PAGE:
The industry should also pay close attention to market trends in order to determine what types of scuba trips, gear, and activities would best attract younger generations. Most importantly, the industry must do its best to show younger generations that scuba diving is still a thrilling, passionate, and adventurous activity.

Developing core scuba divers

The first step in reversing the decline in core divers is to identify and engage with them. This can be done through social media, e-mail marketing, online marketing, word-of-mouth, sponsored local events geared towards entry-level divers, as well as re-activating divers who have dropped off.

It's important for all professional-level divers to reach out to these divers, not just to build an audience, but to build relationships and foster a sense of community, inclusiveness, and purpose which will lead to loyalty.

Be active through open and honest conversation, mentoring, online forums and social media platforms, workshops and seminars, and guidance. By opening up lines of communication and providing advice and support, divers can learn from each other, support each other, and develop a trusting and reliable foundation to build their experiences on. They can also share resources and helpful tips that can benefit the entire community. This, in turn, creates a more educated, safer, and diverse diving population.

These core divers need to feel that they are part of a larger diving community. The more connected they feel, the more likely they are to become regular customers. Once you have identified them, it's important to find ways to engage, and continuously communicate with them and make them feel valued.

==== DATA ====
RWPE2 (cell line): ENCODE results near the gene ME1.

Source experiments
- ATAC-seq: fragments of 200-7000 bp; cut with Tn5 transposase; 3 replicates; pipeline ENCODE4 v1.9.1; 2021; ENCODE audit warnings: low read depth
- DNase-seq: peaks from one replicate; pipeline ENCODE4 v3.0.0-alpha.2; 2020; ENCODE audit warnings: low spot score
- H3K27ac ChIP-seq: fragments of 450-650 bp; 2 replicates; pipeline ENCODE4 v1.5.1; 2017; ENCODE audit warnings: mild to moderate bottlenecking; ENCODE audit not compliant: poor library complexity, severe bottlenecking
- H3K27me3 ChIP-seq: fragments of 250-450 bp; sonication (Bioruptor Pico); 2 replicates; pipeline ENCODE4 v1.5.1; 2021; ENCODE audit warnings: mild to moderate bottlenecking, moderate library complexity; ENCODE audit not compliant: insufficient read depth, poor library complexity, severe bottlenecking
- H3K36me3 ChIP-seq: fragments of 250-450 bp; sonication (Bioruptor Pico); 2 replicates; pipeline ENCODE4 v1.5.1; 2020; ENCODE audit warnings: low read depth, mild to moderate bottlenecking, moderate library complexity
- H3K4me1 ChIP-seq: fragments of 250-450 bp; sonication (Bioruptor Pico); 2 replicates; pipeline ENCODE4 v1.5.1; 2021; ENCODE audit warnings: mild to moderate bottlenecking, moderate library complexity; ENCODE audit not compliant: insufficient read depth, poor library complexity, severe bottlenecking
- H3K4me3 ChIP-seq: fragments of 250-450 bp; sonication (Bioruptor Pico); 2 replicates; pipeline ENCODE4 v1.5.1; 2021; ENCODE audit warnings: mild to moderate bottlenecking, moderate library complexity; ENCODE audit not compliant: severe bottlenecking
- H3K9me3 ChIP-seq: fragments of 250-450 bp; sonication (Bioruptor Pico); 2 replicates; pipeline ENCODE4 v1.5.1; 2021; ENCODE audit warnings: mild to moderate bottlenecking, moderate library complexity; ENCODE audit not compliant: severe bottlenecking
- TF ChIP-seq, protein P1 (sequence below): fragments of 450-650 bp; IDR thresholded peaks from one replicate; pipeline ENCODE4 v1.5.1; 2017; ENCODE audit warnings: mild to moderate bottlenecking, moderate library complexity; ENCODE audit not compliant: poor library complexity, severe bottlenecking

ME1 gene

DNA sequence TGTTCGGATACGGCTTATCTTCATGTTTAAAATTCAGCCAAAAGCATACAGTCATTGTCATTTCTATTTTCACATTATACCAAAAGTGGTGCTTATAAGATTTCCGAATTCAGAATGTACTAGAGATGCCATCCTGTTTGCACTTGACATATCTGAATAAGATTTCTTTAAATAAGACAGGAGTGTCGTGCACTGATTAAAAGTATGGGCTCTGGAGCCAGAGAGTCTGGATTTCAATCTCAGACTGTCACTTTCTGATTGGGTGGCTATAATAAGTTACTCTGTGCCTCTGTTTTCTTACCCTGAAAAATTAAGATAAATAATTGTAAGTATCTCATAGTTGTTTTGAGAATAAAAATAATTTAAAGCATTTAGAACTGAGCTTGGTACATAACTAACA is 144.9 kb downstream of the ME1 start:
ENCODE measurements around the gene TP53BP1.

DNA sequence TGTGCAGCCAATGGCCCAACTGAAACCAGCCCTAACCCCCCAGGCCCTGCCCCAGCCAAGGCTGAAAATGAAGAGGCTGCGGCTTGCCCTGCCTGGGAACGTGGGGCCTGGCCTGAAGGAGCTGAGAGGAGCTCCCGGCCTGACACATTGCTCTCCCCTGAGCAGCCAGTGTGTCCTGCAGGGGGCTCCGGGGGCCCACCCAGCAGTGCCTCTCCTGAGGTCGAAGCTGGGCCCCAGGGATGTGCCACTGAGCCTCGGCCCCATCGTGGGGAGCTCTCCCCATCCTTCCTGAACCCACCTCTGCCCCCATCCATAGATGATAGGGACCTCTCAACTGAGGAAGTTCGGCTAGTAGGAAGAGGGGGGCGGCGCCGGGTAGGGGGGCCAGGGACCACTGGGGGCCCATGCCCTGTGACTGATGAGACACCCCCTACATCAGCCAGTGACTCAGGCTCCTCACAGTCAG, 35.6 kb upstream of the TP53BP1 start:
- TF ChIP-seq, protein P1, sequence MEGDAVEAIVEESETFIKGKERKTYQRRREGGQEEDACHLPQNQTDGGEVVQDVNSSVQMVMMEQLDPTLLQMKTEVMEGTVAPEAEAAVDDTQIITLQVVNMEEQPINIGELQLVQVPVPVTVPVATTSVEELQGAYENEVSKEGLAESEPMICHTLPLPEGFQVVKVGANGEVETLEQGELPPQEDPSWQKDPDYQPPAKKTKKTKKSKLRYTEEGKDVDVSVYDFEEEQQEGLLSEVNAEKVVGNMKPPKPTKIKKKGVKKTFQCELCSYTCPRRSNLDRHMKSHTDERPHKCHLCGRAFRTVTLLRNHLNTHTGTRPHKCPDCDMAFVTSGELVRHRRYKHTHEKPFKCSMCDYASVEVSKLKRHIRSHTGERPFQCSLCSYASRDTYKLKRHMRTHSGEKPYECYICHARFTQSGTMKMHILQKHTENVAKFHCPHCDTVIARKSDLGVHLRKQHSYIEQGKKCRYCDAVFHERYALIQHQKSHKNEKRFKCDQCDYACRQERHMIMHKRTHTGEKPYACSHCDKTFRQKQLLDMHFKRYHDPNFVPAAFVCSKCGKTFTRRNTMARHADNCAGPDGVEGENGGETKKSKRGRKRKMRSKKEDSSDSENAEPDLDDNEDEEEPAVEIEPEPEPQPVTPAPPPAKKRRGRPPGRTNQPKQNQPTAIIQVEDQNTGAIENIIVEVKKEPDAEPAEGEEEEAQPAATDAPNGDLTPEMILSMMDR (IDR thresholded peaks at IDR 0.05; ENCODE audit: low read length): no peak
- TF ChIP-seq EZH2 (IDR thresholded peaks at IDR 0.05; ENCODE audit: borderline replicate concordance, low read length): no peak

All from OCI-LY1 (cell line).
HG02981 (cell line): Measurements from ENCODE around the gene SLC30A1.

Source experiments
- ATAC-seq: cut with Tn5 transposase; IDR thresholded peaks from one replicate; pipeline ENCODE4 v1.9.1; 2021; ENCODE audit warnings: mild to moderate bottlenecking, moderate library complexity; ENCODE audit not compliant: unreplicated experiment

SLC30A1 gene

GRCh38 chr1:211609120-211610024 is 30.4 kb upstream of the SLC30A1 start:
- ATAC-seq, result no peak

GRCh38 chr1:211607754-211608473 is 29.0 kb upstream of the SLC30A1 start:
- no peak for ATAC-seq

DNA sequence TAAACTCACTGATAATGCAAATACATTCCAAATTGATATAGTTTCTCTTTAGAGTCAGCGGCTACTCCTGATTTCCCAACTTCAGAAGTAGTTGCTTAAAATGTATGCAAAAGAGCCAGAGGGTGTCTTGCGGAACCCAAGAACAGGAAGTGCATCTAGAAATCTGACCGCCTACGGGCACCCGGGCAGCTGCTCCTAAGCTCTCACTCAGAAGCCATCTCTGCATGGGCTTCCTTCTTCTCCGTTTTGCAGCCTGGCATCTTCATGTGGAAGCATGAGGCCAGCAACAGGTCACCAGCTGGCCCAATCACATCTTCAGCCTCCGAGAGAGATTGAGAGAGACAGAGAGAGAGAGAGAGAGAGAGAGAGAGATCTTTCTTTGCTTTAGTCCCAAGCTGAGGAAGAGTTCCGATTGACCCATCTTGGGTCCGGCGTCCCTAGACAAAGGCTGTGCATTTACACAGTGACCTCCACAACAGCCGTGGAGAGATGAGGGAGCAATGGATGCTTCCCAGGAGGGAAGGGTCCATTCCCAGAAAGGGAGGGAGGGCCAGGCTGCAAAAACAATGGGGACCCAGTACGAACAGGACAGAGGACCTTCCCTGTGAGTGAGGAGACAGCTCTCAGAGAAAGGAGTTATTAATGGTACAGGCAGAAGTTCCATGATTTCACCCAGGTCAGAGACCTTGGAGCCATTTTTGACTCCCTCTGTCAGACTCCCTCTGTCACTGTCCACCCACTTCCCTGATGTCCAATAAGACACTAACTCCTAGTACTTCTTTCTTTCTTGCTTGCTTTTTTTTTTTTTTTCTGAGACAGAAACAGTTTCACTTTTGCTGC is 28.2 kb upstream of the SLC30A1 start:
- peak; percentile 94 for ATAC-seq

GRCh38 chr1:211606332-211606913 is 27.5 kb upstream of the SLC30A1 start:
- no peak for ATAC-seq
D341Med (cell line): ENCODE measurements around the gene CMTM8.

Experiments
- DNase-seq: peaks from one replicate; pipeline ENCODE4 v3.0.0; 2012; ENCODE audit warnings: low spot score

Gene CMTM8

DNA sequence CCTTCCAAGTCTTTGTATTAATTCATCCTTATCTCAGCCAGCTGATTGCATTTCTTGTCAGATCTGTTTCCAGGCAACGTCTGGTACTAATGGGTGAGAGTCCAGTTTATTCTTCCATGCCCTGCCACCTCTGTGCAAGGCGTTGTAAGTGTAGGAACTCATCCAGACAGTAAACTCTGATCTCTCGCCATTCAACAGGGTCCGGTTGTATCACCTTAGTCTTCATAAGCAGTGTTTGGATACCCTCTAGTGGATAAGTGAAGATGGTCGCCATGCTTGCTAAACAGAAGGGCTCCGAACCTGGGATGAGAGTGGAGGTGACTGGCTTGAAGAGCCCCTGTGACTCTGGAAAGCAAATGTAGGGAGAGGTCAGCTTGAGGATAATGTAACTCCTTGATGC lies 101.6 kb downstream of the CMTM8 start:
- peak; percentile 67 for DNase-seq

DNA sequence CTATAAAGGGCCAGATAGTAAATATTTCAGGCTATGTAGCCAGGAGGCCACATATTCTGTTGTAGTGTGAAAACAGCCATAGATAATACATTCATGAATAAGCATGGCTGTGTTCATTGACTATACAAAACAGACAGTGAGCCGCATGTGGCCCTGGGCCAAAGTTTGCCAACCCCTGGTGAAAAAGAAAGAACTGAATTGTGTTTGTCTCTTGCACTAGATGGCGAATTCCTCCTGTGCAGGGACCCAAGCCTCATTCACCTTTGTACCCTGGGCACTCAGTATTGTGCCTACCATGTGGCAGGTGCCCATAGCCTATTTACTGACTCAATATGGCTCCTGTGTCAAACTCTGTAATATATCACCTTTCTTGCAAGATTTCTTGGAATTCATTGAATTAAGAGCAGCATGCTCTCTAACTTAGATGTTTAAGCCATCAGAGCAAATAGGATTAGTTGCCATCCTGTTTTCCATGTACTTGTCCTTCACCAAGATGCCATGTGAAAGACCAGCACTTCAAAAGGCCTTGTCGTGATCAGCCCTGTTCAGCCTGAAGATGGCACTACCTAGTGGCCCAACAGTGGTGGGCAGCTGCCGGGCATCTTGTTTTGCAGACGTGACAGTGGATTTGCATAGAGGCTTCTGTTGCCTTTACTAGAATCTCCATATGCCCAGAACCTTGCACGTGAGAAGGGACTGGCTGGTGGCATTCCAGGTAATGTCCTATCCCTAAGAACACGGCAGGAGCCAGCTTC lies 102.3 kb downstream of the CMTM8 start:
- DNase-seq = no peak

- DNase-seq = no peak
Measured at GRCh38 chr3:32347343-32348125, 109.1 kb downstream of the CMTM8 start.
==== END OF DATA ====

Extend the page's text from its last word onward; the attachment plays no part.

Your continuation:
Giving your core divers a platform

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In order to encourage core divers to become long-term customers, it's important to give them a platform, and they need to feel valued and appreciated. This could include offering discounts on gear and trips, or creating a forum or online community to foster a sense of connection. It's also important to provide opportunities for learning, growth, and recognition in the sport.

Your core scuba divers are your advocates

Your core divers are the best advocates for your scuba business. They are the ones who will spread the word about your business and recommend it to others. As such, as I have mentioned but is worth repeating, it's important to make them feel appreciated and valued. Offer them special deals and discounts, and be sure to recognize and reward their loyalty.

To wrap things up

The scuba diving industry is suffering from a lack of core divers, and this poses a serious threat to the long-term viability of the industry. To tackle this problem, the industry needs to find a way to attract younger divers and turn them into core divers.

The key to this is to identify, engage, and reward the core divers. Give them a platform to build relationships and foster a sense of loyalty. And, most importantly, make them feel appreciated and valued. By doing this, the industry will be able to attract the next generation of core divers and ensure the future of the sport.

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Larry Wedgewood
Larry Wedgewood

Larry has been PADI Instructor for over 35 years, a PADI Course Director for over 25 years, and has been involved in business and information technology, and marketing for over 25 years. It's his mission to help the Scuba Diving Industry grow by educating, inspiring and supporting divers, dive instructors, and business owners with world class scuba training and business development solutions.